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Taymount Rise just now. I suppose we should be grateful they aren’t on the pavement. :roll_eyes:

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Some car drivers just can’t win. Obviously a conscious driver whose been on the forum recently and taken note of the problems caused by parking on pavements but is also in tune with the needs of cyclists, including those who like cycling on pavements…top marks that man👍

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:rofl::rofl:

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I was thinking it was actually the other way round. Usually cycle racks are built in parking spaces - not usually on the pavement. On this road the cycle racks were placed in a parking space - on the pavement - recognising, if not formally approving, the accepted parking on this road. The cars made it possible to have cycle parking on this road!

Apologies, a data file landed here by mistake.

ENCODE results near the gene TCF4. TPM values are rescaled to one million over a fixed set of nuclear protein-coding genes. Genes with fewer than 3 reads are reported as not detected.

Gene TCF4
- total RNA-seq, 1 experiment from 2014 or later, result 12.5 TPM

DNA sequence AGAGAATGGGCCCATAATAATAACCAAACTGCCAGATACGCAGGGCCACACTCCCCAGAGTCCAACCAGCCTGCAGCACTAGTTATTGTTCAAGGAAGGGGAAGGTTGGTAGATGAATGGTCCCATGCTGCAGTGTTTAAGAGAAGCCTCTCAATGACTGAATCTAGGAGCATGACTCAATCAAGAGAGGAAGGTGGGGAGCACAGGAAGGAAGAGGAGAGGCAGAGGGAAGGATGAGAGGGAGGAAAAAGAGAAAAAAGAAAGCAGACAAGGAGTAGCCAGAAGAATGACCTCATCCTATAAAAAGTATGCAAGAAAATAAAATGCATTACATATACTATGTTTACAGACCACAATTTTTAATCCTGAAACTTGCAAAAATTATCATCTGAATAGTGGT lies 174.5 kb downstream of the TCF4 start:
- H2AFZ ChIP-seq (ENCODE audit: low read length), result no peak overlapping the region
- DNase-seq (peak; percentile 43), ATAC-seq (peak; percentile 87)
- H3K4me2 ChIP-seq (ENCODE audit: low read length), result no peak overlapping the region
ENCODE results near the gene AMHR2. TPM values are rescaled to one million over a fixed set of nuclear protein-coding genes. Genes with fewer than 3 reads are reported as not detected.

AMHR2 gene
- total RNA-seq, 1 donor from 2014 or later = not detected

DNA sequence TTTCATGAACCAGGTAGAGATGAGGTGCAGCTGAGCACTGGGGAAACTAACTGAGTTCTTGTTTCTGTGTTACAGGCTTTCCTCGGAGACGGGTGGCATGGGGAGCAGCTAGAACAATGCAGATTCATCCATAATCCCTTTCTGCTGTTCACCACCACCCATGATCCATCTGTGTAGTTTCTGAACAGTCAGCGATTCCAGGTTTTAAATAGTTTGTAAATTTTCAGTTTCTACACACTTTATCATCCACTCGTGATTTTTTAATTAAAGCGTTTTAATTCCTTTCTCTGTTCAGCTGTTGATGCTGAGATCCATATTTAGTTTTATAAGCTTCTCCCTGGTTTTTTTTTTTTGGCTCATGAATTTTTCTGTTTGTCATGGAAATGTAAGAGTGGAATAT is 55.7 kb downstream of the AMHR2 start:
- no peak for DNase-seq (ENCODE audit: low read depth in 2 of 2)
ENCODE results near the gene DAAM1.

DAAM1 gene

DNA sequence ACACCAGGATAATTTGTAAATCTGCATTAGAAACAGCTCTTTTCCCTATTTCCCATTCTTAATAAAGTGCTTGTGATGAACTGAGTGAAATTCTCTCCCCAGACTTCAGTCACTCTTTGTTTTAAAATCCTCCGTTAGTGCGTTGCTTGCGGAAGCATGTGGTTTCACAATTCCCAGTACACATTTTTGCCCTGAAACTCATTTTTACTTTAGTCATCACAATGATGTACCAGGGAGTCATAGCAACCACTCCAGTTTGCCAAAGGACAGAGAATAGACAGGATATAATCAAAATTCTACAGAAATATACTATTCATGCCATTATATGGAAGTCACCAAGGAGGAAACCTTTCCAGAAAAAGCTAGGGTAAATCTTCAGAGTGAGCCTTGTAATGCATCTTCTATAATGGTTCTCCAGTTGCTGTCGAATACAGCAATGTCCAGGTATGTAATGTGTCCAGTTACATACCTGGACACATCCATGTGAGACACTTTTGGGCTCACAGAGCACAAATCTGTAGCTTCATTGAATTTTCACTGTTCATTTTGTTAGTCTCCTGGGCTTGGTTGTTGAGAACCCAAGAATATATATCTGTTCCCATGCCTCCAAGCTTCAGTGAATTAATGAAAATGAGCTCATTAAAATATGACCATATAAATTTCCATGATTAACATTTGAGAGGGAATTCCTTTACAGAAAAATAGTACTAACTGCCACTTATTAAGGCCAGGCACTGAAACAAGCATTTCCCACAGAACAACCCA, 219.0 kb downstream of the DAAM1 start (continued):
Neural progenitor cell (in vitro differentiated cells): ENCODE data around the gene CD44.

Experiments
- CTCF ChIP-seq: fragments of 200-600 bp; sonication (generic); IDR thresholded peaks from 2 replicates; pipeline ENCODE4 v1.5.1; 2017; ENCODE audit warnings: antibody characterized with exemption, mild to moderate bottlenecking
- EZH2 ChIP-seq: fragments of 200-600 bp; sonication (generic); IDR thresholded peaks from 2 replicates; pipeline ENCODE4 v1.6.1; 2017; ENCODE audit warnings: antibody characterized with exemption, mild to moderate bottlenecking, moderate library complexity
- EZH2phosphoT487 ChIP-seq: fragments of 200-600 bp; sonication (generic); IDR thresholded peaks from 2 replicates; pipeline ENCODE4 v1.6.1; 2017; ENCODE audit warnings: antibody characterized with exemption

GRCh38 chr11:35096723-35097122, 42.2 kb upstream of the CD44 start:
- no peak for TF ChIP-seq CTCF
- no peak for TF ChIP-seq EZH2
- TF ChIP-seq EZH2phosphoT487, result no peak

But some pavement parking is much less acceptable:

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Ok I see your point.

Also, putting anything on the road would cause a bottleneck and discourage through traffic. Clearly safer to park bikes on the pavement.

Incidentally I found a ‘park on the pavement’ sign. They do exist, just not on Woodcombe: here’s one on Kirkdale

Safer for whom? Safer for those with mobility issues, those pushing prams, the sight impaired? Our pavements need a general clearing of all street clutter and routes need to be kept clear and safe, and pavements repaired and level. Won’t happen though, some opportunist will plonk some obstruction on any space created.